Updated 4:03 p.m.
President Trump signed an executive order Monday on price transparency in health care that aims to lower rising health care costs by showing prices to patients. The idea is that if people can shop around, market forces may drive down costs.
"Hospitals will be required to publish prices that reflect what people pay for services," said President Trump at a White House event. "You will get great pricing. Prices will come down by numbers that you wouldn't believe. The cost of healthcare will go way, way down."
Like several of President Trump's other health policy-related announcements, today's executive order doesn't spell out specific actions, but directs the department of Health and Human Services to develop a policy and then undertake a lengthy rule-making process.
"The president knows the best way to lower costs in health care is to put patients in control by increasing choice and competition," HHS Secretary Alex Azar said at a phone briefing for reporters Monday morning.
Azar outlined five parts of the executive order, two of which are directly related to price transparency.
It directs the agency to draft a new rule that would require hospitals to disclose the prices that patients and insurers actually pay in "an easy-to-read, patient-friendly format," Azar said.
The new rule should also "require health care providers and insurers to provide patients with information about the out-of-pocket costs they'll face before they receive health care services," he added.
The idea is simple. Health care is an industry where consumers don't have access to the kind of information they have when making other purchasing decisions. The executive order could — if it leads to finalized, HHS rules — pressure the industry to function more like a normal market, where quality and price drive consumer behavior. Some consumer advocates welcomed the move.
"Today patients don't have access to prices or choices or even ability to see quality," said Cynthia Fisher, founder of a group called Patient Rights Advocate. "I think the exciting part of this executive order is the President and administration are really moving to put the patient in the driver's seat and be empowered for the first time with knowledge and information."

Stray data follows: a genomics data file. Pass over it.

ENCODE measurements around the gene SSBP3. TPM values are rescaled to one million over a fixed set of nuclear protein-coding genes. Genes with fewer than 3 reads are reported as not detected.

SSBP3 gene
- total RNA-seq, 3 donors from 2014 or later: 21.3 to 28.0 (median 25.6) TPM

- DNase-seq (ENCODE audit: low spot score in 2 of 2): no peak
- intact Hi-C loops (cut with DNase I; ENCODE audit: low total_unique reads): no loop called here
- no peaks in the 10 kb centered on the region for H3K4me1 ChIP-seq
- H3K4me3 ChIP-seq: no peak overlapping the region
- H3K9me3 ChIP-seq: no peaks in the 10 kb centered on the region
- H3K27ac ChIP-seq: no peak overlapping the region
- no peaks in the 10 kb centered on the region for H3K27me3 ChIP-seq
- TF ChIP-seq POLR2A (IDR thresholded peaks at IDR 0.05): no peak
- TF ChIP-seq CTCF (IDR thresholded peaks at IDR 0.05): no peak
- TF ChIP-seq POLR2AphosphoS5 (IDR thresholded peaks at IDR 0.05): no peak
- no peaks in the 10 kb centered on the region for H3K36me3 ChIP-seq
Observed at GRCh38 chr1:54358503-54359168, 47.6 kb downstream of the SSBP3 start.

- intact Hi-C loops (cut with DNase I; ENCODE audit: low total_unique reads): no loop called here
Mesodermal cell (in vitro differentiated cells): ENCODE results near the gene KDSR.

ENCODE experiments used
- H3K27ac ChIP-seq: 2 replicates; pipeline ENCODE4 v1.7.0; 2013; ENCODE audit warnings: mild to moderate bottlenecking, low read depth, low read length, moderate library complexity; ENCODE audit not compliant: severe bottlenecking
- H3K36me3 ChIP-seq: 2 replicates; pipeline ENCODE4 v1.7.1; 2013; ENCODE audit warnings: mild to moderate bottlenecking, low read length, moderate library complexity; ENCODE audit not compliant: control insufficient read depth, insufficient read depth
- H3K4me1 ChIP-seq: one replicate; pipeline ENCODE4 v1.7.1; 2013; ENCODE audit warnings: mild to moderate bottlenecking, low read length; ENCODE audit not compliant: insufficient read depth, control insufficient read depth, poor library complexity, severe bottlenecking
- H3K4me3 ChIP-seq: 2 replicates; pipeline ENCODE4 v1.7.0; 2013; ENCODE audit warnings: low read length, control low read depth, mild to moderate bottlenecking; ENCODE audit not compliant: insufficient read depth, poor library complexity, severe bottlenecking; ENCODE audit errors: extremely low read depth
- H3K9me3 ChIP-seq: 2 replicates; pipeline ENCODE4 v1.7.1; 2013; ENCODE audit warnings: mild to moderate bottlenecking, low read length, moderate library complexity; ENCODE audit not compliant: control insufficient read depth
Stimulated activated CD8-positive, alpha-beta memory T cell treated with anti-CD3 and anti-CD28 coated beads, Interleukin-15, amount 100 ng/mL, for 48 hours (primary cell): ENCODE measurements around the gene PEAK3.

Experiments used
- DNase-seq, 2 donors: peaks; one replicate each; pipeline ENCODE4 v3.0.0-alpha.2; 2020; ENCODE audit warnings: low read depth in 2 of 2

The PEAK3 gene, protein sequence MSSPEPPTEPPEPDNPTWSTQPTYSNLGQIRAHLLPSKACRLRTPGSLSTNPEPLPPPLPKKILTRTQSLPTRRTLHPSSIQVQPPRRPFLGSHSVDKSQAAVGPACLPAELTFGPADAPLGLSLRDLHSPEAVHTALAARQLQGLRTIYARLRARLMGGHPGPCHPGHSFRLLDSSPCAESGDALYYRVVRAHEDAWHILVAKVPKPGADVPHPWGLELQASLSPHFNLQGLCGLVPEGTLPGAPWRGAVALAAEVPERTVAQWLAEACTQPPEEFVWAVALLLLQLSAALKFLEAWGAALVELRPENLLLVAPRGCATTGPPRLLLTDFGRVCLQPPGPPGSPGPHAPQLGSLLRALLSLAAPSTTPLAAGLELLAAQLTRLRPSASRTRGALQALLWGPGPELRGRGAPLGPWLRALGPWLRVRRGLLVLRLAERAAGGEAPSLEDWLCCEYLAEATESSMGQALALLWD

Exactly how the rules the executive order calls for would work is still to be determined, administration officials said.
Push back from various corners of the healthcare industry came quickly, with hospital and health plan lobbying organizations arguing this transparency requirement would have the unintended consequence of pushing prices up, rather than down.
"Publicly disclosing competitively negotiated, proprietary rates will reduce competition and push prices higher — not lower — for consumers, patients, and taxpayers," said Matt Eyles, CEO of America's Health Insurance Plans in a statement. He says it will perpetuate "the old days of the American health care system paying for volume over value. We know that is a formula for higher costs and worse care for everyone."
Some health economists and industry observers without a vested interest expressed a similar view. Larry Levitt, senior vice president for health reform the Kaiser Family Foundation, tweeted that although the idea of greater price transparency makes sense from the perspective of consumer protection, it doesn't guarantee lower prices.
"I'm skeptical that disclosure of health care prices will drive prices down, and could even increase prices once hospitals and doctors know what their competitors down the street are getting paid," Levitt wrote.
This executive order is the latest in a series of moves from the Trump administration on health care price transparency recently. As NPR reported, just last month the White House announced its legislative priorities for ending surprise medical bills, which included patients receiving a "clear and honest bill upfront" before scheduled care. That same week, HHS announced a final rule requiring drugmakers to display list prices of their drugs in TV ads.
However, several of President Trump's past health care announcements have gotten tied up before the promises to lower costs could be realized.